People have been comparing crowded train or plane rides to cattle cars since the American Civil War, long before the Holocaust.
The House Judiciary Committee chairman compared the sharing of the cartoon to Trump’s disloyalty comments.
Tlaib captioned it: “The more they try to silence us, our voices rise. The more they try to weaken us, the stronger we become.”
The local Jewish community had lashed out at the Edmonton Journal for its “willful blindness.”
Artist Ben Garrison, whose invitation to the White House social media summit raised Jewish hackles, “will no longer be attending.”
Ben Garrison’s cartoon shows left-wing Jewish philanthropist George Soros pulling the strings of (then-National Security Advisor H.R.) McMaster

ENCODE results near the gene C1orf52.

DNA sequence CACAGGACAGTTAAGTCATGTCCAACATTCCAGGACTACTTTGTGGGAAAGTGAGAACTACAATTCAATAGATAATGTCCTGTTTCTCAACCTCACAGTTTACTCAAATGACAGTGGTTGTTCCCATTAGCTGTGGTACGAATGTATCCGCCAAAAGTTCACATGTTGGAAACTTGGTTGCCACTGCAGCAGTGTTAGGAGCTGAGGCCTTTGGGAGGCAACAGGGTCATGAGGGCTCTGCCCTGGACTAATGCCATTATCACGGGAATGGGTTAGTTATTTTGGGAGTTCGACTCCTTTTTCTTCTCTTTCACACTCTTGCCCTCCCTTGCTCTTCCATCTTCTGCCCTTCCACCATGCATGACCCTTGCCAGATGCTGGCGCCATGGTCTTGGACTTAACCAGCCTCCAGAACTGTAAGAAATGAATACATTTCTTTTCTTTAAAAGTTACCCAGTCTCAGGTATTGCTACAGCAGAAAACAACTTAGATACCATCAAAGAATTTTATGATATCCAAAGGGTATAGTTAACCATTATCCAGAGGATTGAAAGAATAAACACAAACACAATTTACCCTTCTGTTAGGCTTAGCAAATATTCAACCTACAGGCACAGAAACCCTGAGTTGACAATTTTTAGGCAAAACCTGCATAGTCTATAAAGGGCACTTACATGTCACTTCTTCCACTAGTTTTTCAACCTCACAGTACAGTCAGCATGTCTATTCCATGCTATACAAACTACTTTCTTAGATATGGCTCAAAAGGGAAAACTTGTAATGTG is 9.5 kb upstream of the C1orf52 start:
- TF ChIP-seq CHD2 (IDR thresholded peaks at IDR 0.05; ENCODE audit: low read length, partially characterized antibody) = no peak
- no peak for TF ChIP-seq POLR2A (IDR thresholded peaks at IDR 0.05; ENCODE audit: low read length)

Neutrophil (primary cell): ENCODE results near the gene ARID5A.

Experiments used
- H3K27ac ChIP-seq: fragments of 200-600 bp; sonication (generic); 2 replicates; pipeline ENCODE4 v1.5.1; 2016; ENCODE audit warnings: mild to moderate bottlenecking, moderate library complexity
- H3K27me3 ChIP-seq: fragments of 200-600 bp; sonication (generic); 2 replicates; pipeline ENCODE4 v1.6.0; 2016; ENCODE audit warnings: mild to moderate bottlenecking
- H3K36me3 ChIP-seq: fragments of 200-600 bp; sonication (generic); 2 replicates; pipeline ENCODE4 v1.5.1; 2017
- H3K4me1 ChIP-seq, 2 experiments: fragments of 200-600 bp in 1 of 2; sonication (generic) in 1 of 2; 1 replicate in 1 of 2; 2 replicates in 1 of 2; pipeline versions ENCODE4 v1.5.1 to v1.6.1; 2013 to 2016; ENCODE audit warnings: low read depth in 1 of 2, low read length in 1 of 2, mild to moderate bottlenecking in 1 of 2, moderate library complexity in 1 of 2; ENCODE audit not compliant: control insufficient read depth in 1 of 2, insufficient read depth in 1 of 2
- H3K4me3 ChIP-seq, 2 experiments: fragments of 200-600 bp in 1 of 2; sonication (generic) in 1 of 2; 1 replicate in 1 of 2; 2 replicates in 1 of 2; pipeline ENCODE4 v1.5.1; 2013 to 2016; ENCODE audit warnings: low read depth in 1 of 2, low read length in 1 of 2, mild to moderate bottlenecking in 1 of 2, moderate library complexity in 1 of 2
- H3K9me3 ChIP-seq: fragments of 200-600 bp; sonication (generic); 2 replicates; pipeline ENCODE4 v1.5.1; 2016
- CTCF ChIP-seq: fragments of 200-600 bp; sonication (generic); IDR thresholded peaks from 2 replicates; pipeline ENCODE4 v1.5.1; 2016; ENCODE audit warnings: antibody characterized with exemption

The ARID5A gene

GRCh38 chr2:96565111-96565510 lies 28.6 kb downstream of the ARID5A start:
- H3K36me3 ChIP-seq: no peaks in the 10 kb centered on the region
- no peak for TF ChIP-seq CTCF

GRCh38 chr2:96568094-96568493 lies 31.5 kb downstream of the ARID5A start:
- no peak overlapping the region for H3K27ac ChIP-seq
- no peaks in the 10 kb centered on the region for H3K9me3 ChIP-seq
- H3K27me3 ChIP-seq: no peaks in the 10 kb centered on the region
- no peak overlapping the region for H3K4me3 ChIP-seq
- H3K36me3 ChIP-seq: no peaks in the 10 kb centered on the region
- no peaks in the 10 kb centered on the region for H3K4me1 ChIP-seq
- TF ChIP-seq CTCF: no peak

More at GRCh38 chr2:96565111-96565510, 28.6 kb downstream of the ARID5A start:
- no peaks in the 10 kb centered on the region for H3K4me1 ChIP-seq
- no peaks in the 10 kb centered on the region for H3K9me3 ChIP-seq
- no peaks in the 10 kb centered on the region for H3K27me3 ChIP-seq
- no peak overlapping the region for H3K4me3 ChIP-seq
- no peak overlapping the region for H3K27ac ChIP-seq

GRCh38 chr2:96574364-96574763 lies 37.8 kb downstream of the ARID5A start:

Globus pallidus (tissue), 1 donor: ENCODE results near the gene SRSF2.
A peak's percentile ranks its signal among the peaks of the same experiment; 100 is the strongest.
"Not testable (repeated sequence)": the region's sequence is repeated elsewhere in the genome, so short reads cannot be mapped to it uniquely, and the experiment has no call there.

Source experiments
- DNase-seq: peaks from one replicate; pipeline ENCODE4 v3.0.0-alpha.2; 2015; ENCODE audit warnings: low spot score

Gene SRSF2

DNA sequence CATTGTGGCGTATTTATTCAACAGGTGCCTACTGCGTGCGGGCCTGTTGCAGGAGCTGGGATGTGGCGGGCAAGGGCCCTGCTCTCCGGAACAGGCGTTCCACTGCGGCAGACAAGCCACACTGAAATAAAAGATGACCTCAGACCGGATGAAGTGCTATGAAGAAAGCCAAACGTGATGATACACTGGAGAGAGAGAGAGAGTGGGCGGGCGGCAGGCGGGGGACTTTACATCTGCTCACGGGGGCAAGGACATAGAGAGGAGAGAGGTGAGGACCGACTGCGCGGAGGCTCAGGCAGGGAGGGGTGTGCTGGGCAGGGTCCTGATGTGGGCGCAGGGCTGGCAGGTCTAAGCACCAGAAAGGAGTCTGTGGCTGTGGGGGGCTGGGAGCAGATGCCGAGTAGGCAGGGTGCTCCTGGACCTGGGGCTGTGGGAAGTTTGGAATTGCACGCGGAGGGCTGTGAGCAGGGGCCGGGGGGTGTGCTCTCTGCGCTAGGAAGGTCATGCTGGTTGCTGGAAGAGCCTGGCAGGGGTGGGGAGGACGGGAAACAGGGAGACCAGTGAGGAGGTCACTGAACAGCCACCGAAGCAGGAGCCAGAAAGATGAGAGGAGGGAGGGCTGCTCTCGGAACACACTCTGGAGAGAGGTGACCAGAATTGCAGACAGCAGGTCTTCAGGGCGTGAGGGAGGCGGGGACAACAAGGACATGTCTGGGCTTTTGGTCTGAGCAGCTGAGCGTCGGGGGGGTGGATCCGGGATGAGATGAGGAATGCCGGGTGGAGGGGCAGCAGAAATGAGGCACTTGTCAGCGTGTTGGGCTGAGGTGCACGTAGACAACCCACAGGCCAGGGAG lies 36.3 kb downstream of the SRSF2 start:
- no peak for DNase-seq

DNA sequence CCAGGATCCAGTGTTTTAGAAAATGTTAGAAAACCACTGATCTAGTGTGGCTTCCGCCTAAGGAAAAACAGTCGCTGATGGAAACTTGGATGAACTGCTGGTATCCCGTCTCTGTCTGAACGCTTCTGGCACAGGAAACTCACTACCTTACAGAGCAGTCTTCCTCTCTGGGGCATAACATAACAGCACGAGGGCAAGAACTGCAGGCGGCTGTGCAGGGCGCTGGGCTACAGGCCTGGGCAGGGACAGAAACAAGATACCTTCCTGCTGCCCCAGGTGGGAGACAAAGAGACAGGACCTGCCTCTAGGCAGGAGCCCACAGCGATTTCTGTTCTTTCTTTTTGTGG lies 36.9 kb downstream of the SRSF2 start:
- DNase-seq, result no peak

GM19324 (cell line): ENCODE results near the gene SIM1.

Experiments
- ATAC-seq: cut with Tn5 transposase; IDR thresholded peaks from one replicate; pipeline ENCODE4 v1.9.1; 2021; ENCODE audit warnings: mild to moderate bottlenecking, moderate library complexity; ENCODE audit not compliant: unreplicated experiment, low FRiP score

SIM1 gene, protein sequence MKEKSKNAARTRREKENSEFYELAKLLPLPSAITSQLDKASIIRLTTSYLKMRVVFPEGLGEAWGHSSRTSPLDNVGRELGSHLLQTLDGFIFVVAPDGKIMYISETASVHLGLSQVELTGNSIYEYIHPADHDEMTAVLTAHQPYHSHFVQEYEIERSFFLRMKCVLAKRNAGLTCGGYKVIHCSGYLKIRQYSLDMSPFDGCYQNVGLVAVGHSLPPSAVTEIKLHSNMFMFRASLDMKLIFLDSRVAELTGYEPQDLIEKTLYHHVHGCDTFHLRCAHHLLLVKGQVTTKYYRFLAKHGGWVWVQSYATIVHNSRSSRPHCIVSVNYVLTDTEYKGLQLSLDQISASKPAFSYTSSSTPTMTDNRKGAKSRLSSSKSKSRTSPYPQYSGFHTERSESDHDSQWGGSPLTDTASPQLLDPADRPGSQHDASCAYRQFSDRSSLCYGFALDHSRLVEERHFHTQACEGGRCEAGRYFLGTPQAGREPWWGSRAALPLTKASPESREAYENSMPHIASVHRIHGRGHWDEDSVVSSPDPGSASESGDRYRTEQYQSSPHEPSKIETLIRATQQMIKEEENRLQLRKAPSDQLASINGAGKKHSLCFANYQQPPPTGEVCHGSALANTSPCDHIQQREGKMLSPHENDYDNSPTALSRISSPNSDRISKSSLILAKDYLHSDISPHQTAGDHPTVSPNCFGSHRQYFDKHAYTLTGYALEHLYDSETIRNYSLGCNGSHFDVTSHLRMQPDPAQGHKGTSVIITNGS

Carrey continues to produce savvy political art without a hint of anti-Semitism.
Dieter Hanitzsch fired after he depicted Israeli Prime Minister Benjamin Netanyahu using “anti-Semitic cliches.”
“Instead of condemning Hamas for its pernicious and cynical abuse of civilians, the cartoon demonizes the Jewish state and her soldiers.”
The cartoon “evokes classic anti-Semitic imagery and reinforces existing stereotypes,” the ADL and JCRC said.